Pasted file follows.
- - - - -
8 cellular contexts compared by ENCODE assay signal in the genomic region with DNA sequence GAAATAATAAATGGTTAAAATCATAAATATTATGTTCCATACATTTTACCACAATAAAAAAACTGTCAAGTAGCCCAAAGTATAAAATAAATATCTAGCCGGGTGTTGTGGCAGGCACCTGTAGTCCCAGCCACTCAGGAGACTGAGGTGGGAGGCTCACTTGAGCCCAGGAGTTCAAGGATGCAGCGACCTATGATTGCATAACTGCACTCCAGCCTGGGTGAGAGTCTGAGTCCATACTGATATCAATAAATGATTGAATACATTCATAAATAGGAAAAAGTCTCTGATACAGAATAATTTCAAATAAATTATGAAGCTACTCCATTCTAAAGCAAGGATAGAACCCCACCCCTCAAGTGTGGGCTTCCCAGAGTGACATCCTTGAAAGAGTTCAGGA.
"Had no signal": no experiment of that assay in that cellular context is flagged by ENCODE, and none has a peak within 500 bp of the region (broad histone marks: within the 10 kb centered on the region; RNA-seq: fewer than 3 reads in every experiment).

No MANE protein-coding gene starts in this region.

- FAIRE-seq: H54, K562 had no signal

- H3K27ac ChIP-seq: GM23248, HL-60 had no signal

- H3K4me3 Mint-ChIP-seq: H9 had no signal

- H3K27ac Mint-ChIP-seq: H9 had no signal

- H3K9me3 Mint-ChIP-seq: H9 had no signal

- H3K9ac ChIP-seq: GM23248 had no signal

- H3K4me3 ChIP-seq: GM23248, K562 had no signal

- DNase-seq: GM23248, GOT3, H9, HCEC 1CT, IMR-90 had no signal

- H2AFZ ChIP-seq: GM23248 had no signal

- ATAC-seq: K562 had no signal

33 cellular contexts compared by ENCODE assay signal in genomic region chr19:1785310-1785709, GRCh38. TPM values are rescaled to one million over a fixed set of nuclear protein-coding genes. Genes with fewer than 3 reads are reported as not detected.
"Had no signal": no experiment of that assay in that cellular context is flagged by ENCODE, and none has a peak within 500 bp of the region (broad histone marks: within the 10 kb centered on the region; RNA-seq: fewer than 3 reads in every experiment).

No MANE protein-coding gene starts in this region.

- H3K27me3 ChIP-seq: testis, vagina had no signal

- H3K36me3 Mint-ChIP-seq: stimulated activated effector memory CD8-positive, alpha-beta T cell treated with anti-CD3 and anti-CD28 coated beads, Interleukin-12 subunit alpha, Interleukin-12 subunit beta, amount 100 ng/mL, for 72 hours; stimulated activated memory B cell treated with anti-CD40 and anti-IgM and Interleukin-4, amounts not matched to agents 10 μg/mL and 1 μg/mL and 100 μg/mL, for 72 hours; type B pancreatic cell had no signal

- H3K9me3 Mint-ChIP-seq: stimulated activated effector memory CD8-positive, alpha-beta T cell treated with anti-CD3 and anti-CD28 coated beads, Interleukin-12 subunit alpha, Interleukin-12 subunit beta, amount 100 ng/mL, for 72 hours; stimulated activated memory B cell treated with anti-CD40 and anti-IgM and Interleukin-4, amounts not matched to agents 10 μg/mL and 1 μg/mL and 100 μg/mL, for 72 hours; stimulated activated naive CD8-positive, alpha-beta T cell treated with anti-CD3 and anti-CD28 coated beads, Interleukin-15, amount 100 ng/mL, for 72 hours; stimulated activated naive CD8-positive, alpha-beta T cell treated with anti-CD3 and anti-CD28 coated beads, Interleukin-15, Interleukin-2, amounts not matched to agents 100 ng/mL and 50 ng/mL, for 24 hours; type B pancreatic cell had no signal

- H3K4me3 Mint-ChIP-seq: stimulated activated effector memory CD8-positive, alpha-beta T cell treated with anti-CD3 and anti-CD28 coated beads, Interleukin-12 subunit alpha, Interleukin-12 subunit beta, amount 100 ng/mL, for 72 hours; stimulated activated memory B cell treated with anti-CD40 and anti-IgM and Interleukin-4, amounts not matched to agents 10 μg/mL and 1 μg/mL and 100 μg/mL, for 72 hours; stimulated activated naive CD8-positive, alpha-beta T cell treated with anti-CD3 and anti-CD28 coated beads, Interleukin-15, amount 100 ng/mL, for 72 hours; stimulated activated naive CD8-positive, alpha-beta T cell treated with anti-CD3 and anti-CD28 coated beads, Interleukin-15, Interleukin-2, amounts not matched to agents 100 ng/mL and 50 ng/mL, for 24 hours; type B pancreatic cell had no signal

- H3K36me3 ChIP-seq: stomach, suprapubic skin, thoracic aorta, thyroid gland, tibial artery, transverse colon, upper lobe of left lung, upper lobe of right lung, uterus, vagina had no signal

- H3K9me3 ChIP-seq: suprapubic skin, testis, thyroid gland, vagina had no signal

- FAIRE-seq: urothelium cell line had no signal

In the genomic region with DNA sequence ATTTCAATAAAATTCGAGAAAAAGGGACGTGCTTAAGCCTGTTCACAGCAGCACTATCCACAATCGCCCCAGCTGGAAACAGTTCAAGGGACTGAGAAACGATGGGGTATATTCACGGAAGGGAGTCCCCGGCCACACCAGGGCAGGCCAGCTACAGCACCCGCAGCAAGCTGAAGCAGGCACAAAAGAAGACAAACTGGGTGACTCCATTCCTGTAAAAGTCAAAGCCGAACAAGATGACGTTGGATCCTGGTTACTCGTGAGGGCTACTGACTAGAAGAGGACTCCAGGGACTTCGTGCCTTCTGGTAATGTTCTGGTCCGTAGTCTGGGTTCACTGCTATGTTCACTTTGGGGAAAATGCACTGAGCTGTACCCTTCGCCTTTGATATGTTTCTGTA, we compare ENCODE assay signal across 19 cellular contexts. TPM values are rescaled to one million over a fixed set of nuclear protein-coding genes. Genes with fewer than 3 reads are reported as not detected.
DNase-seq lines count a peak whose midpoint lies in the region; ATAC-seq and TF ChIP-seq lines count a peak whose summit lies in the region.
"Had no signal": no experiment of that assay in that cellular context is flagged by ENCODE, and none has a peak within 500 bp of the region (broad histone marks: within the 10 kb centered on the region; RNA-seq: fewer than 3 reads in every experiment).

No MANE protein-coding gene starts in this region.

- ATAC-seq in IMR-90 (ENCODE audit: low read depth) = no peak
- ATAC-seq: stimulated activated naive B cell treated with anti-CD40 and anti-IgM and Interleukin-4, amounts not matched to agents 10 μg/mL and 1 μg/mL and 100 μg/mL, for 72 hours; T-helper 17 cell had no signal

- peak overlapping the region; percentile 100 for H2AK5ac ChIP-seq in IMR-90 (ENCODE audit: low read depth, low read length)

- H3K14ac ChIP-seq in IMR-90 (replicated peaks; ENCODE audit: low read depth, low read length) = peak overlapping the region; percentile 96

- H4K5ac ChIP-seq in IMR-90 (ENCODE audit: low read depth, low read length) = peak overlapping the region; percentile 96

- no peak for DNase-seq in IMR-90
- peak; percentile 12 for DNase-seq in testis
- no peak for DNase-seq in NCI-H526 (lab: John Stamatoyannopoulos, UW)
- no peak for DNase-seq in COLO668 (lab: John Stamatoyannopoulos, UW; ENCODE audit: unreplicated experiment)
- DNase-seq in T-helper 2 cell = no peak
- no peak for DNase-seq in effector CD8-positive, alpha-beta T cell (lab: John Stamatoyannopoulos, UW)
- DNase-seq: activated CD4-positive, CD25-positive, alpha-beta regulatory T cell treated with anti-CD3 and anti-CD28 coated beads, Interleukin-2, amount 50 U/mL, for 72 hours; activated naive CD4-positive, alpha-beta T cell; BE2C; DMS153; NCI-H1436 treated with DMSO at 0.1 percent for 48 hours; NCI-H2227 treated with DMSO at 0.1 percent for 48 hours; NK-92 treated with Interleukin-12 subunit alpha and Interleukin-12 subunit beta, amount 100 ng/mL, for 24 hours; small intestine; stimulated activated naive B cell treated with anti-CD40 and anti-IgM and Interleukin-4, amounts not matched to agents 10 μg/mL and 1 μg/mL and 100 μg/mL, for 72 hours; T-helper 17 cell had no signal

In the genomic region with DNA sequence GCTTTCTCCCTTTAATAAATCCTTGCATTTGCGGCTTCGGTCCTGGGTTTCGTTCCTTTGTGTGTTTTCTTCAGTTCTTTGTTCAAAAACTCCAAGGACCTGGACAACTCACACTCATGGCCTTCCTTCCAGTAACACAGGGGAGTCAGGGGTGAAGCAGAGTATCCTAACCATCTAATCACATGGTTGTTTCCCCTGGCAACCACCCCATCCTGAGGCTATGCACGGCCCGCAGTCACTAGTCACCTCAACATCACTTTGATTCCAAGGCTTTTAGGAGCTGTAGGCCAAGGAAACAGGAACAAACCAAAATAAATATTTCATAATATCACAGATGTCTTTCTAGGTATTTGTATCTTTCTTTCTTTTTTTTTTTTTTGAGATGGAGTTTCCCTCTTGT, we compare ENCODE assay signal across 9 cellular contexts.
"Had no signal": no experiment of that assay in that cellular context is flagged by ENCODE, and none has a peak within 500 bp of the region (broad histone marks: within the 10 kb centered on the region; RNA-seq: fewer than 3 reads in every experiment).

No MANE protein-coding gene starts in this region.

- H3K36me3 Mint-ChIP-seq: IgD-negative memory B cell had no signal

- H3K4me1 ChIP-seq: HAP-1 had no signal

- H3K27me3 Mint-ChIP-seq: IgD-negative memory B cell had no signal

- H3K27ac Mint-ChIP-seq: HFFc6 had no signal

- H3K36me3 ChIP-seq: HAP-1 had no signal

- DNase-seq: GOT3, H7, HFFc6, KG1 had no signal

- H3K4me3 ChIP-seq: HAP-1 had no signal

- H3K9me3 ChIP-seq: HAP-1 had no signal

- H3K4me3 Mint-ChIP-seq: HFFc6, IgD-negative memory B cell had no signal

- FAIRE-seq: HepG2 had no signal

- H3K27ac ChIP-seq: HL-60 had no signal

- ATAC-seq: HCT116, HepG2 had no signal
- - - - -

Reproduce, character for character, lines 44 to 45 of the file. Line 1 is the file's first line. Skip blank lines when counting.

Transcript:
- H3K4me1 ChIP-seq: HAP-1 had no signal

- H3K27me3 Mint-ChIP-seq: IgD-negative memory B cell had no signal